Sunday, September 20

Me and Earl and the Dying Girl

Young adult movies are becoming more fluent lately; they don’t only adapt franchise starting ones, but also those that tell a story that most of us could relate with. Sadly, some of those stories always involve losing a loved one over cancer – cancer movies. Unfortunately this is one of them; but a well made, coming of age film that doesn’t have us bawling like hell, but touches on the human experience of it.

My interest in the film piqued when this won at Sundance. I didn’t dislike the book this was based on, but it felt like I was reading a 12-year old masquerading as a 17-year old person’s story. Thankfully the author smoothly translated his novel onscreen, and the actors who portrayed the characters really brought life to those pages. Backtracking a bit, this is about Greg and his penchant for distancing himself from others, trying to cruise by high school unnoticed. This is also about Greg’s relationship with Earl, who he refers to as his co-worker, and his relationship with Rachel, a girl his mother forced him to hang out with because she has cancer. The movie mostly revolved around Greg’s progression and growth as he spent more time with Rachel. This mostly includes showing Rachel films he and Earl makes, hanging out with her and eventually becoming a friend. 

I like the way this was written. The constant narration of the character allows progression of the story without missing a beat, and a look into Greg’s thoughts in order to understand and sympathize with his character. The story is told like it is – it’s very straightforward. It could have been more emotional, as there were scenes where it’s trying to reach peak emotions and it just kind of misses, but still hits the kind of atmosphere it was going for. Some scenes (with the way it was shot and how the conversation is going) become pivotal to their friendship even without trying. There were no life-changing lines, but there really are moments where Greg and Rachel’s friendship have gone deeper. 

The film also mostly works because of the cast. Thomas Mann, Olivia Cooke and RJ Cyler were fantastic in their roles, although Cyler could have used more screen time. His character was the one who really understood Greg, so more of their scenes at the latter half could have had more impact. Mann fit the role like a glove, making the character more likeable than he actually is. Olivia Cooke was also great as Rachel – she really doesn’t talk much and just stays quiet most of the time, but I liked her rapport with Mann. I also wished she had more scenes with Cyler; their characters were comfortable around each other, and it would have been more believable that they became good friends. 

Let’s not forget the adults – Nick Offerman was predominantly present as a kooky father and was a great center for comic relief. Connie Britton and Molly Shannon also hammed their roles as quirky mothers. Then there’s the slightly profound teacher, played by Jon Bernthal, who was also good in the role. 

The way the film was shot added to the charm of the whole production. The chapter titles worked to the film’s advantage. It kind of reminded me of Wes Anderson’s usage of a similar technique. Most coming-of-age films don’t really used movies as a medium, but this one stood out because of it. It played a big part on Greg, Earl, and Rachel’s friendship.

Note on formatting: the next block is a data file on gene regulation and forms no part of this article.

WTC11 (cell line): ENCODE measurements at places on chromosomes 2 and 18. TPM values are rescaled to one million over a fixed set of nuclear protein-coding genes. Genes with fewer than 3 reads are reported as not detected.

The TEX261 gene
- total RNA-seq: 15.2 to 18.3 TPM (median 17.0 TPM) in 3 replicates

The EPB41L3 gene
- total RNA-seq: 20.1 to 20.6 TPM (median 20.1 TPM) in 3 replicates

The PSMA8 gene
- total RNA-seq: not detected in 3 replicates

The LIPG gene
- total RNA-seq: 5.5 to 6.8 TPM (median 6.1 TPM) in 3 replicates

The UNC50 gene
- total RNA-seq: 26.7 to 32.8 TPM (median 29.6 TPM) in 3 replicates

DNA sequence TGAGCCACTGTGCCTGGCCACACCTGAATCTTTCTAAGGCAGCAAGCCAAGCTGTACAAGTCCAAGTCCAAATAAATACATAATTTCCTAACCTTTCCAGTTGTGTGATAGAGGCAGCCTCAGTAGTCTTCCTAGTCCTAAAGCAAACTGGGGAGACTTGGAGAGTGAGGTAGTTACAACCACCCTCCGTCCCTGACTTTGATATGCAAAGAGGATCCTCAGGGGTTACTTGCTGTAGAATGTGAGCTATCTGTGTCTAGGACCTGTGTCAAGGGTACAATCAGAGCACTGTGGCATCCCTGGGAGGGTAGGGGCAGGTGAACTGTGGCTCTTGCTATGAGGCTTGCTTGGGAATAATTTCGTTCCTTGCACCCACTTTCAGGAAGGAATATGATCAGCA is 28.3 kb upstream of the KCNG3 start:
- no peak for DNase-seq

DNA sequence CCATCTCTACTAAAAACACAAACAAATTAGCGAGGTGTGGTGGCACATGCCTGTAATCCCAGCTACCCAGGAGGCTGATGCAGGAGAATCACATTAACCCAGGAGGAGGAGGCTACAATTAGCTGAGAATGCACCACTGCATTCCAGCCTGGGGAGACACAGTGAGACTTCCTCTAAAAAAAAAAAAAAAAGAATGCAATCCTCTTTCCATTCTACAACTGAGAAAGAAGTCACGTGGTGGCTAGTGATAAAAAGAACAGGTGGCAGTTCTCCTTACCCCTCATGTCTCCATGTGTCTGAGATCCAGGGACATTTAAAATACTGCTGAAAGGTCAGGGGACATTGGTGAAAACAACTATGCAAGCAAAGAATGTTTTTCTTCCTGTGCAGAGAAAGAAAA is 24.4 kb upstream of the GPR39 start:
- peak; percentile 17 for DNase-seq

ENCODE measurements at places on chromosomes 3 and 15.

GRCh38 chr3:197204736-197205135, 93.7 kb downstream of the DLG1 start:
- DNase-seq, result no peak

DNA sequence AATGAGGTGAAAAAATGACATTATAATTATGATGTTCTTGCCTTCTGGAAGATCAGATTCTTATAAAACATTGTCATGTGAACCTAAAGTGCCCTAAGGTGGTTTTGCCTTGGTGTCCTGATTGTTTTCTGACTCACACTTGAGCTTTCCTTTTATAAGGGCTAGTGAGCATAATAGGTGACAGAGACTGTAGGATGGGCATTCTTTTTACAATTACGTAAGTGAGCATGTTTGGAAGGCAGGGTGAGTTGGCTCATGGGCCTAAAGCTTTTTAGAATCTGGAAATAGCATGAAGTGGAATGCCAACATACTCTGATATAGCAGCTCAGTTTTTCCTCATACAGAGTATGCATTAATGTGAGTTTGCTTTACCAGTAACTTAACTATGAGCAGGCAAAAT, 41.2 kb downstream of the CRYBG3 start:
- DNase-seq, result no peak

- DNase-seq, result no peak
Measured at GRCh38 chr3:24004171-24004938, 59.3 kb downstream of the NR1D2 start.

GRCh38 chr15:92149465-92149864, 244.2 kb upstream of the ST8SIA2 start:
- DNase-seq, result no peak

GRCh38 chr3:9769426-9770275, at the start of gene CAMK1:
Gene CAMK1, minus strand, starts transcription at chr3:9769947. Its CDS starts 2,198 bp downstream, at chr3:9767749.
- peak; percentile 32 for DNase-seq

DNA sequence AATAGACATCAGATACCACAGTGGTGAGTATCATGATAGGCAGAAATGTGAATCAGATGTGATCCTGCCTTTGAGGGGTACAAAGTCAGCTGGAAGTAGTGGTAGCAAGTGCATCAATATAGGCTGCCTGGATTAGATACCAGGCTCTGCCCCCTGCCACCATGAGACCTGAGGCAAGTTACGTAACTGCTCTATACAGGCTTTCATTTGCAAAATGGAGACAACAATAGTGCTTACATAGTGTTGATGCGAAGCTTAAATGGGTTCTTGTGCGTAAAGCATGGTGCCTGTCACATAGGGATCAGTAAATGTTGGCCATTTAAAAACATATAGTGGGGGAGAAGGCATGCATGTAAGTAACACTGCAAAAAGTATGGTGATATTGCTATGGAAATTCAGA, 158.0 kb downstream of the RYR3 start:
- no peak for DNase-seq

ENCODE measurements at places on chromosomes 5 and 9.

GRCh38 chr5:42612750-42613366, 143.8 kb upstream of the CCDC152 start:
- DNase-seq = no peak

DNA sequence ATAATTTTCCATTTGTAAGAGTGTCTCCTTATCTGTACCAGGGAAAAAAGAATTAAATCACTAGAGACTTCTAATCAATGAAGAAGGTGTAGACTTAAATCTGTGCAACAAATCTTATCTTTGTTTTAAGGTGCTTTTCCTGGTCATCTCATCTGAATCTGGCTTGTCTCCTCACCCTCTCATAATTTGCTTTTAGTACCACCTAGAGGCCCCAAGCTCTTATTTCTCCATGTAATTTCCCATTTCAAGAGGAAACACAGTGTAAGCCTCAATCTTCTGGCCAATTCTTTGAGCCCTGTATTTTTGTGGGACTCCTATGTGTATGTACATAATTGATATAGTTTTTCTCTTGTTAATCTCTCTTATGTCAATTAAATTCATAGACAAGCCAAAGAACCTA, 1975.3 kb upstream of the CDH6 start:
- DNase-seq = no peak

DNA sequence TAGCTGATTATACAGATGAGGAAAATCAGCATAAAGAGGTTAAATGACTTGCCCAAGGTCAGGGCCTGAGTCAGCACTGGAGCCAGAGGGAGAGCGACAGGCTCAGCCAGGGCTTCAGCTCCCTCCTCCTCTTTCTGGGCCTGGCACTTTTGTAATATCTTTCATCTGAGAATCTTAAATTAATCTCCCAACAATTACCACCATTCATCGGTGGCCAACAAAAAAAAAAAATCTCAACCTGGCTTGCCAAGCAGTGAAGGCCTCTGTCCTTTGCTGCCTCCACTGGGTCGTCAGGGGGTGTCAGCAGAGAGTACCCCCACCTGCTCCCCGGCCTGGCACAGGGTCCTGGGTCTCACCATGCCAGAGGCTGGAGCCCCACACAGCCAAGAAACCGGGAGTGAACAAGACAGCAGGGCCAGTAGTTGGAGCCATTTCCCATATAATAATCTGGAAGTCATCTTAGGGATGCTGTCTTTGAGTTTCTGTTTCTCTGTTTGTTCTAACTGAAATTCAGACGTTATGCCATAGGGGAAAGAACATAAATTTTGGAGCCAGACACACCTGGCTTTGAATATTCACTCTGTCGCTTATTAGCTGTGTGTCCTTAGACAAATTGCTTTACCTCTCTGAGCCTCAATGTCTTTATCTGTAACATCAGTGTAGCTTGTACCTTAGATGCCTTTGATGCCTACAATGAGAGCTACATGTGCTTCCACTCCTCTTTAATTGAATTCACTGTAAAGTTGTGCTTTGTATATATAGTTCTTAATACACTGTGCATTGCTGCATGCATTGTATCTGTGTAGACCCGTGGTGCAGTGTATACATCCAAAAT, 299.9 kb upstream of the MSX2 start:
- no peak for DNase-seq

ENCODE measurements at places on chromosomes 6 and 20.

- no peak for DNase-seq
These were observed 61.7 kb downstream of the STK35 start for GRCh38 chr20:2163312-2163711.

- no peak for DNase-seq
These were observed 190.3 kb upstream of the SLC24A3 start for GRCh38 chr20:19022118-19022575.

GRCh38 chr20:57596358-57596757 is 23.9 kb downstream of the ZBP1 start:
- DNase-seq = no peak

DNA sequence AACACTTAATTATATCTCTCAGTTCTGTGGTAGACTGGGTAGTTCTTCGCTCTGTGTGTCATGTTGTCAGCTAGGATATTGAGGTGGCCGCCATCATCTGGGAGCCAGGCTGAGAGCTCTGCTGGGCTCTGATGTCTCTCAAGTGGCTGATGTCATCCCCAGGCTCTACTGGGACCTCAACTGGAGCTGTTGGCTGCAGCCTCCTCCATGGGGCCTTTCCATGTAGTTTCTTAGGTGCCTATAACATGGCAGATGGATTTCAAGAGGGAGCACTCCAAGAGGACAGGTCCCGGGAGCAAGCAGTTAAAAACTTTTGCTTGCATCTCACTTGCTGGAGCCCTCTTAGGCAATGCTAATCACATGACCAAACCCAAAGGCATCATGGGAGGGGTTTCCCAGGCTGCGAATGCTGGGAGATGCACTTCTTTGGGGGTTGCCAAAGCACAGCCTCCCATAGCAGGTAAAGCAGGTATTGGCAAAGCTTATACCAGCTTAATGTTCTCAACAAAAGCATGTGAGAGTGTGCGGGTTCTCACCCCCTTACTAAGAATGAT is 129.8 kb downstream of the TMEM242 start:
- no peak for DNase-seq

This was a pretty great film. It didn’t sugar coat things, and it focused on the friendship budding between the two main characters instead of making the audience to pine for them to be together that way.

Final Word: Great adaptation of a novel. The cast really helped spruced the novel up.

Cast: Thomas Mann, RJ Cyler, Olivia Cooke
Director: Alfonso Gomez-Rejon
Year: 2015

8 comments:

  1. Should I read the novel first? I have a feeling I won't turn to the novel after I watch this but I feel like I should have the boo-experience before the movie-experience.

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    1. I preferred the movie over the book. I had a hard time grasping book-Greg's personality - I kept on thinking he was a twelve year old. You can opt to read the book, but the author translates his work well onscreen that the movie is sufficient on its own.

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  2. This was such a great film, touched me on so many levels. I would probably rate it even higher, like 9/10

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    1. It was great. I didn't rate it much higher because while it was connecting with me on an emotional level, I felt like it was just grazing through the surface and not in depth like what the movie was supposed to deliver.

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  3. Lovely review! I never read the book, but I really enjoyed this film. It felt different from all the other cancer movies I've seen like The Fault in our Stars and My Sister's Keeper. Plus, that scene where Rachel watches the movie was stunning.

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    1. It really was different from those movies! I really liked how this was filmed - some shots were amazing to look at.

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  4. Great review; I really liked this film a lot. I agree with you though that Cyler could have used a little more screen time...he was certainly one of the movie's MVP's for me :)

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    1. Cyler having more scenes would have made a bigger impact; he was supposedly a prominent character but got kind of sidetracked.

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